Former All Black Justin Marshall has backed down on using a silver fern in the logo of his new business venture after "discussions" with the New Zealand Rugby Union.
The Weekend Herald has learned that Marshall is removing all traces of the fern from his company vehicles and other property after being told it was far too similar to the NZRU's trademarked silver fern.
Marshall, 40, played 81 games for the All Blacks between 1995 and 2005. He is still closely affiliated to the team and union through his work as a Sky Sports rugby commentator.
Earlier this week he launched his new business, the New Zealand franchise of Aussie-founded Coast to Coast the Golden Roast, which had a silver fern in its logo.
Days later he was in talks with the NZRU over the similarity between his logo and the silver fern that is synonymous with their team and brand. Marshall told the Weekend Herald that he approached the NZRU, suspecting they would be unhappy with his logo.
After reading about the New Zealand Trade and Enterprise (NZTE) ordering an ex-pat Kiwi to stop using its silver fern logo on his Twitter profile - citing copyright infringement - he decided to front foot his own issue.
"I sent (NZRU chief executive) Steve Tew an email and said we had used this image and we just wanted to check that it wasn't a problem. I said I'd totally understand if it was and he came back to me and said yes, it was too close to the NZRU logo and they wanted me to remove it," Marshall said yesterday.
"I've been an All Black and I know the NZRU has strict criteria around using the fern. I totally understand where they are coming from, and I wasn't surprised."
The use of the fern in Marshall's logo was intended to show that it was a Kiwi-run franchise.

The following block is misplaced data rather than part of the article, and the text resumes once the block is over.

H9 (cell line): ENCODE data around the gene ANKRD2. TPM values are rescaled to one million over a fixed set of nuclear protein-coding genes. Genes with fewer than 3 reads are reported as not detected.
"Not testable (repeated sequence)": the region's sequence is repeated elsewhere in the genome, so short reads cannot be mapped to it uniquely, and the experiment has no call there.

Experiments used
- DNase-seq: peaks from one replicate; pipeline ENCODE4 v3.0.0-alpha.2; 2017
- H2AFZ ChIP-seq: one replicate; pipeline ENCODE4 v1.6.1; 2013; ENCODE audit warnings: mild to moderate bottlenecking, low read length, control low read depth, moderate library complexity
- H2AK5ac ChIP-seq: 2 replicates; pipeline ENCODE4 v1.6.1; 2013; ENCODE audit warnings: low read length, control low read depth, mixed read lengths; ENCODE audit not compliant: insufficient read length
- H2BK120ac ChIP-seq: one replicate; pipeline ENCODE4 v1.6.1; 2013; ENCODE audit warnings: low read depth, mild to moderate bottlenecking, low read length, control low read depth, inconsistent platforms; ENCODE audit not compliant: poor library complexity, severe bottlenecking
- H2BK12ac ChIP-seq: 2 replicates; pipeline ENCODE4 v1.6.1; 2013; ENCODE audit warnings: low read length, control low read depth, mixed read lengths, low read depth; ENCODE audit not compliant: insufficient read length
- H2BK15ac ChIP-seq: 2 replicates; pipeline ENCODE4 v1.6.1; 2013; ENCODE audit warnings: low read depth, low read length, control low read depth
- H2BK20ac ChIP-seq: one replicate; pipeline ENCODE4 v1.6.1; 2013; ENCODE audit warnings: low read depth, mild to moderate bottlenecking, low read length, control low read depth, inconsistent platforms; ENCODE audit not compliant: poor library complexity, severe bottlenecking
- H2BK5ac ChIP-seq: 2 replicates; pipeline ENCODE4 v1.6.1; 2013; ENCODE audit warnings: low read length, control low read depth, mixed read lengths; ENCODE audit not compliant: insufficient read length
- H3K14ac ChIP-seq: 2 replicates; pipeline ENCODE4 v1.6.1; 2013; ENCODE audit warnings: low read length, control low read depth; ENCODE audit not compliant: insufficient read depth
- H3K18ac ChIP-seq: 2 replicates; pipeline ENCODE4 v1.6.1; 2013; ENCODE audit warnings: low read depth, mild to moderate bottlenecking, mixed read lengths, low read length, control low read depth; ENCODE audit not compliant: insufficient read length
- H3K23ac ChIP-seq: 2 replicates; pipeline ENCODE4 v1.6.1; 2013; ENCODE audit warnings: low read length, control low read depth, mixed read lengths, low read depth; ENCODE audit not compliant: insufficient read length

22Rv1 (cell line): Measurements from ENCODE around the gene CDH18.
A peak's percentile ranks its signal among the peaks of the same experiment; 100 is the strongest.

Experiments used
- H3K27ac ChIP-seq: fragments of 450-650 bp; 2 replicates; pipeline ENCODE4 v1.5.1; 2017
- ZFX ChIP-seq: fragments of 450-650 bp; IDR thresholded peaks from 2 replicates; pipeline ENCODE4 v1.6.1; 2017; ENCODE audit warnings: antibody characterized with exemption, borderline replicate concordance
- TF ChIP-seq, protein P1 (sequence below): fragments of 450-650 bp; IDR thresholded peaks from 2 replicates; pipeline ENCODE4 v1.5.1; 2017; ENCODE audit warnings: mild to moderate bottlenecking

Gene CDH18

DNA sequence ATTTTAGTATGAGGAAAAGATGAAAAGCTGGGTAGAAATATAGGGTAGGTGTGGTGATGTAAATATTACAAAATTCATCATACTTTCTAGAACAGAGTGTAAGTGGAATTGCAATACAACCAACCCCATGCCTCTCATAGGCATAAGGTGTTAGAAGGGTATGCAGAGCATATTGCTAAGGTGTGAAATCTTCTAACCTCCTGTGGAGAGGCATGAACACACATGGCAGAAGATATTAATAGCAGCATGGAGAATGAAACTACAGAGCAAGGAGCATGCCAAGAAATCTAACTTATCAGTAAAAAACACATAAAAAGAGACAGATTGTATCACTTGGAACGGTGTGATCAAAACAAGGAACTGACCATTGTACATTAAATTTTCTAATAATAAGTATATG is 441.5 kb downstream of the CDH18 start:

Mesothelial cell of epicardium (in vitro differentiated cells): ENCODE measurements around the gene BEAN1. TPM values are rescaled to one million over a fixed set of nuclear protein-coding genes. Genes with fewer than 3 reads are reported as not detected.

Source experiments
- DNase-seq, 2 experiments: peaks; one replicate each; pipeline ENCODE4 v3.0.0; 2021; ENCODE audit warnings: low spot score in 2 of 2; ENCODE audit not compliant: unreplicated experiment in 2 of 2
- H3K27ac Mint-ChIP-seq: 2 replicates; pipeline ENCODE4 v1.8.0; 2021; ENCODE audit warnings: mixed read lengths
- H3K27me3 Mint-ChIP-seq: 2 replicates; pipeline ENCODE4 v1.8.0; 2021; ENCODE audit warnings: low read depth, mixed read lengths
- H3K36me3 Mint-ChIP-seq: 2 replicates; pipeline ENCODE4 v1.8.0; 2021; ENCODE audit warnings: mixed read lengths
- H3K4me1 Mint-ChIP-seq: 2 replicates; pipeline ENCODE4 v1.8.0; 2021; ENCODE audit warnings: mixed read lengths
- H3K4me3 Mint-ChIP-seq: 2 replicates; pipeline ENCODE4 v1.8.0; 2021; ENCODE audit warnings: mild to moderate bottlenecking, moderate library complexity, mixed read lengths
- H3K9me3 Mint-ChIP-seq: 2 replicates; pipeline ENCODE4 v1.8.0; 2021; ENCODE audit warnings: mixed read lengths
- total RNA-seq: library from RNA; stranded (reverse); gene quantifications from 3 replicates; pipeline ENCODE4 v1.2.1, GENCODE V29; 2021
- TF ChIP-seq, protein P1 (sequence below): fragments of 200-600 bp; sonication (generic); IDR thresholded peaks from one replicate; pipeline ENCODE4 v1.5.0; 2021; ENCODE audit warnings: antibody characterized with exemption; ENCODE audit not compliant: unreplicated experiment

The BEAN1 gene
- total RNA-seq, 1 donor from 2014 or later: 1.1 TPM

"Chucking the fern there shows we are a New Zealand business. But it was done without thinking of the ramifications."
The NZRU said they were "in discussions" with Marshall around the use of intellectual property "associated with the All Blacks".
"The All Blacks fern was specifically designed for New Zealand Rugby's national teams, and New Zealand Rugby owns the copyright in it," spokesman Nick Brown said.
"New Zealand Rugby has also obtained trademark registration to protect it being used commercially by businesses not associated with our teams. There are of course many other fern designs available, but New Zealand Rugby's particular fern design cannot be copied without our consent."
Legal experts said unless Marshall had used the exact fern design owned by the NZRU, it would be hard to take action against him.
"There are literally hundreds of trademark registrations on the New Zealand Register of Trade Marks, which indicates that in New Zealand the image of a silver fern is generic and it is difficult to claim trademark rights over it," said Ceri Wells, from James & Wells Intellectual Property.
The NZRU only had exclusive rights "to the particular depiction of the fern" they had registered as a trademark.
Mr Wells said as far as he could tell Marshall's fern was different to the NZRU design.
"There is definitely a similarity but the leaflets of the fern blade in Marshall's fern device do not taper in the same way as the leaflets in the NZRU's fern," he said.
"Also Marshall's fern device on his promotional advertising is disposed with the base of the frond at the right-hand side rather than the left-hand side. In short, it is not the NZRU's fern. As a consequence it appears that Marshall is not guilty of an infringement of copyright because he has not copied the NZRU's fern."